THE deployment of efficient and effective labour inspection services is key to helping the informal sector transition to the formal realm.
This is one of the takeaways from a three-day workshop being held by the Labour and Employment ministry in Maseru that ends today.
Held in collaboration with the International Labour Organisation (ILO), the workshop seeks to validate a report on the analysis of the rural and informal economy in Lesotho and to come up with appropriate strategies to implement ILO Recommendation 204.
The recommendation provides guidance to ILO members to facilitate transition of workers and economic units from the informal to the formal economy, while respecting workers’ fundamental rights and ensuring opportunities for income security, livelihoods and entrepreneurship.
It also seeks to promote creation, preservation and sustainability of enterprises and decent jobs in the formal economy, coherence of macroeconomic, employment, social protection and other social policies. The recommendation also seeks to prevent the informalisation of formal economy jobs.
Officially opening the workshop on Tuesday, the Labour and Employment ministry Acting Principal Secretary Pitso Makosholo, said the informal sector was neglected although it was an integral part of the economic systems of many ILO member states.
As a result, he said, many nations lost out on the revenue collection opportunities of the sector which would in turn grow their economies.
“Important as this sector is, it remains neglected due to its informal nature,” he said.
“A lot of gains are lost by key stakeholders in this sector. For example, the government losses a lot of revenue because of the manner in which this sector operates.”
Mr Makosholo also noted that the lack of labour standards adversely affected workers’ well-being in the sector.
“Examples of labour standards deficits include absence of protective clothing for workers irrespective of the hazardous nature of their working conditions.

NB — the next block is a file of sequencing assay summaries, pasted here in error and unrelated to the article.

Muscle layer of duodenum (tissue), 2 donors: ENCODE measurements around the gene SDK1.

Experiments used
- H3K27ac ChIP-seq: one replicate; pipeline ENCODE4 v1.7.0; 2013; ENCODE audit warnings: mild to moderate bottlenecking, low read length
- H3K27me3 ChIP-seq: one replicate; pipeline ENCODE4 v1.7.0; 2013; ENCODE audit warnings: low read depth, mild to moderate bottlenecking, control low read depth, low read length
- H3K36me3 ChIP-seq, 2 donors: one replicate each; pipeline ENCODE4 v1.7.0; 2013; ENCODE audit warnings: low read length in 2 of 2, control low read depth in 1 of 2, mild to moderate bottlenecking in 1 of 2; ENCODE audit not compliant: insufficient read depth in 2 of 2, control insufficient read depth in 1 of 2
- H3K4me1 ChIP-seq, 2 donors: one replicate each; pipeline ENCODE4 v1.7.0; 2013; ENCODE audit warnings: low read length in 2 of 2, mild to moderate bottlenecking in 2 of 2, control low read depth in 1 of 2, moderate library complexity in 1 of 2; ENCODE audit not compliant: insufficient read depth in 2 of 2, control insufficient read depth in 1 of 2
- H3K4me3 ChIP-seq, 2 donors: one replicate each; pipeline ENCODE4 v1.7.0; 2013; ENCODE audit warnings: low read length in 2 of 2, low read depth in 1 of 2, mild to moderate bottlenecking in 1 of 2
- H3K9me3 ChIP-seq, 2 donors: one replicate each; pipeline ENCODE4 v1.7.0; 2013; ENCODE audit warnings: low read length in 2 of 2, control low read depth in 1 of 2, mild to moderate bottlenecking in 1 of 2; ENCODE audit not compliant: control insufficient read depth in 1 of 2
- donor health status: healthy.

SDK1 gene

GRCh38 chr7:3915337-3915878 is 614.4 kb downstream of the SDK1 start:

“For instance, you find that many people in the informal sector don’t wear protective clothing while welding.”
The lack of labour standards also translated to non-payment of wages, child labour, absence of social security, non-observance of working time, leave days, sick and maternity leave as well as lack of workplace strategies to tackle the HIV/AIDS pandemic.
“We can have the best labour inspection standards in place, but as long as we do not have efficient and effective inspection services in the country, not much can be achieved,” he said, adding that the ministry had committed to increase the number of labour inspectors in the country by 50 next month to cover more ground.
Khathang Tema Baitšukuli, who is the treasurer for Mateboho Lerotholi — a national network of informal entrepreneurs with over 500 members — told the Lesotho Times on the sidelines of the workshop that one of their major challenges was an English language barrier since most of their members could not read or write in the language.
She said the language barrier impeded most informal traders from effectively communicating with labour authorities or adhering to required standards.
“Some of us informal traders cannot read and write in English which is important as a means of communication,” explained Ms Lerotholi.
“But since we cannot speak English, I think it is important for labour authorities to speak to us in Sesotho so we can understand the labour laws and adhere to them.”
She added: “When you see most of us not adhering to certain labour standards, don’t think that it is deliberate. It is most likely due to ignorance as a result of the language barrier. Too little education can be dangerous.”
One of the ILO facilitators, Sipho Ndlovu, remarked that formalising of the informal sector should be included in Lesotho’s developmental goals and objectives, such as in the next National Strategic Development Plan.